It was necessary to travel ten to fifteen miles on horse back with saddle bags over a rough crooked road in order to get the corn to the mill to have it ground into corn meal. This would take one or two days, as the only mills available were hand mills. The miller received his pay by taking his toll of corn.
His mother always milked the cow and when she was confined to bed with a new baby the lot fell to John M. now a boy of fourteen or fifteen years of age. He put on his mother's dress and sunbonnet, thinking he would fool the cow, but when she saw him she ran away. One event he remembered well was the death of his mother. They lived in a log cabin which had a loft of plank floor where dried fruit was kept. His mother died of childbirth and he said at the time he heard beautiful singing, which seemed to come from the loft. This was in Sept. 28, 1840.
In the spring of 1836, after the Mormons had been expelled from Missouri and had begun to settle in Illinois, his parents heard the gospel preached and soon there after were converted and all the family was baptized in 1838. 
 
Family links: 
 Parents:
  James Brown (1801 - 1863)
  Martha Stephens Brown (1806 - 1840)
 
 Spouses:
  Nancy Ann Foutz Pearson (1826 - 1894)
  Louisa Ann Wilson Brown (1831 - 1903)
  Lovina Wilson Brown (1830 - 1901)*
  Almeda Wilson Brown (1836 - 1922)*
 
 Children:
  Jacob Henry Brown (1847 - 1910)*
  Elma Brown Hyland (1859 - 1917)*
  John Martin Brown (1860 - 1938)*
  Louisa Brown Stone (1861 - 1898)*
  Andrew Jackson Brown (1867 - 1888)*
  William Brown (1868 - 1939)*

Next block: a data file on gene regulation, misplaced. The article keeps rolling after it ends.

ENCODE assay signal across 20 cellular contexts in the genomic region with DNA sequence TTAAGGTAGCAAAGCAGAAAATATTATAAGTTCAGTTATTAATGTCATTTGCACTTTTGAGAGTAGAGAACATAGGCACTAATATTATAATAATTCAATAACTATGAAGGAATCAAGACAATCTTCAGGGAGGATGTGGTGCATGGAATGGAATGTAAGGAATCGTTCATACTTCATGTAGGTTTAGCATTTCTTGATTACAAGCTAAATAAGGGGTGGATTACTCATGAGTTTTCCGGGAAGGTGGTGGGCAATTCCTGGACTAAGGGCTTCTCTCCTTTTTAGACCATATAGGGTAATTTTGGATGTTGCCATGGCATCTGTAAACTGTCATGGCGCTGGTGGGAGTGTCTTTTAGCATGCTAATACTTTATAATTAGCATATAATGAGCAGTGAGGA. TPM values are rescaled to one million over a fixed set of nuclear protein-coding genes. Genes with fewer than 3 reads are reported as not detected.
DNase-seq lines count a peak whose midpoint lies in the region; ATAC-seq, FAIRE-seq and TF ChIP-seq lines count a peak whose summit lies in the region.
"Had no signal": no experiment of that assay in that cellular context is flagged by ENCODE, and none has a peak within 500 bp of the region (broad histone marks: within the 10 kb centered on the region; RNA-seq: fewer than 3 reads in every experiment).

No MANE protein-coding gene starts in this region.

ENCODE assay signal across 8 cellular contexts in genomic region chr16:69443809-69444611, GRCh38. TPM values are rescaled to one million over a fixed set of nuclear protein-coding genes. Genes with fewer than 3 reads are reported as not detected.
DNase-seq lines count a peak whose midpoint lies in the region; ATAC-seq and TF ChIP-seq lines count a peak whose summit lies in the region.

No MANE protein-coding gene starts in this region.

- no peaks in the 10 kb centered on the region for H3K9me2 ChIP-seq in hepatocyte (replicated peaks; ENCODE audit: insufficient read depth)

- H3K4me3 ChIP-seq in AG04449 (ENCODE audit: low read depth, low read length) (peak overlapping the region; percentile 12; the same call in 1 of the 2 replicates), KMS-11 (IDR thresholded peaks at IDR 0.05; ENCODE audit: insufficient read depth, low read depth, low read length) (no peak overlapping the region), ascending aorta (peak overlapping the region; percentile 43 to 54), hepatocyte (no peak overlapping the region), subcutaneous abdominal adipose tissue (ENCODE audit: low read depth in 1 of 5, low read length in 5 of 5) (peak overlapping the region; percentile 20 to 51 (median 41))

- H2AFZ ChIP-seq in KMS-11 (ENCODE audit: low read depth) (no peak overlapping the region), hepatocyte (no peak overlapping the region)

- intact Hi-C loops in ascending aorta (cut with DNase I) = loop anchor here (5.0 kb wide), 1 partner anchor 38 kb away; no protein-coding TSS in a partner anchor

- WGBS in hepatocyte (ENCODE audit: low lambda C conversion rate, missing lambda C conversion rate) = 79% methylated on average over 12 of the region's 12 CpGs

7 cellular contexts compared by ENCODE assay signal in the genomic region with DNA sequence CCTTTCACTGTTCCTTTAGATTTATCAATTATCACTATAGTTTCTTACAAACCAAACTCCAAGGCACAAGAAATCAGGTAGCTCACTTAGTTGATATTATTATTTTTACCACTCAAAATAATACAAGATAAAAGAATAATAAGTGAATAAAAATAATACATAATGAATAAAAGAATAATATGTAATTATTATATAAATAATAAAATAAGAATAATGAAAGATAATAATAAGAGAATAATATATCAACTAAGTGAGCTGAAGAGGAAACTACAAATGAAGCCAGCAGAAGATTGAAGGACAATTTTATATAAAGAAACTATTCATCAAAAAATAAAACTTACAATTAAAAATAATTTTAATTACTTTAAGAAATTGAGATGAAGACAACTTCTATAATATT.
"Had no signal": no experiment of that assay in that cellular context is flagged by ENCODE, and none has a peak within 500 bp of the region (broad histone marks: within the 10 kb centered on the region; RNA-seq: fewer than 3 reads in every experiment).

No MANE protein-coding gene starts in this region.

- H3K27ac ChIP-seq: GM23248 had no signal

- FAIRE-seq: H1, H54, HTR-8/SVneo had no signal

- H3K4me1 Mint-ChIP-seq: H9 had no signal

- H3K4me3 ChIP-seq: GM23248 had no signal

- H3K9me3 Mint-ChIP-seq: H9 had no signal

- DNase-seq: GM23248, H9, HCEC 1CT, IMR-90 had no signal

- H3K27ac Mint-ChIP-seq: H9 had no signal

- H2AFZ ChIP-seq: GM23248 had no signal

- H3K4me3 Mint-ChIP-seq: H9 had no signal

Lovina Brown Firkins (1870 - 1944)*
  Caroline Brown Madsen (1873 - 1929)*
  Eveline Brown Sibbett (1874 - 1908)*
  Charles Brown (1874 - 1960)*
 
 Siblings:
  John Martin Brown (1824 - 1888)
  Alexander Brown (1826 - 1910)*
  Jesse Sowell Brown (1829 - 1905)*
  Nancy Brown Sanford (1830 - 1895)*
  Daniel Brown (1832 - 1864)*
  James Morehead Brown (1834 - 1924)*
  William Brown (1836 - 1904)*
  Benjamin Franklin Brown (1838 - 1864)*
  Moroni Brown (1840 - 1916)*
  Alma Foutz Brown (1842 - 1842)**
  James Harvey Brown (1846 - 1912)**
  Mary Eliza Brown Critchlow (1847 - 1903)**
  Esther Ellen Brown Dee (1849 - 1893)**
  Charles David Brown (1856 - 1926)**
  Joseph Smith Brown (1856 - 1903)**
  James Fredrick Brown (1859 - 1923)**
  Orson Pratt Brown (1863 - 1946)**
 
*Calculated relationship
**Half-sibling
 
Burial:
Ogden City Cemetery
Ogden
Weber County
Utah, USA
Plot: F-1-31-1E
 
Maintained by: SRBentz
Originally Created by: Ron Running
Record added: Dec 19, 2008
Find A Grave Memorial# 32296617
John Martin Brown, I
Added by: SRBentz
 
John Martin Brown, I
Added by: Lisa Olorenshaw
 
John Martin Brown, I
Cemetery Photo
Added by: Doug Downing
 
 
Photos may be scaled.
Click on image for full size.


- Camille Phelps
 Added: Apr. 3, 2016

- Connie Matteson
 Added: Nov. 15, 2012

- SRBentz
 Added: Jul. 26, 2012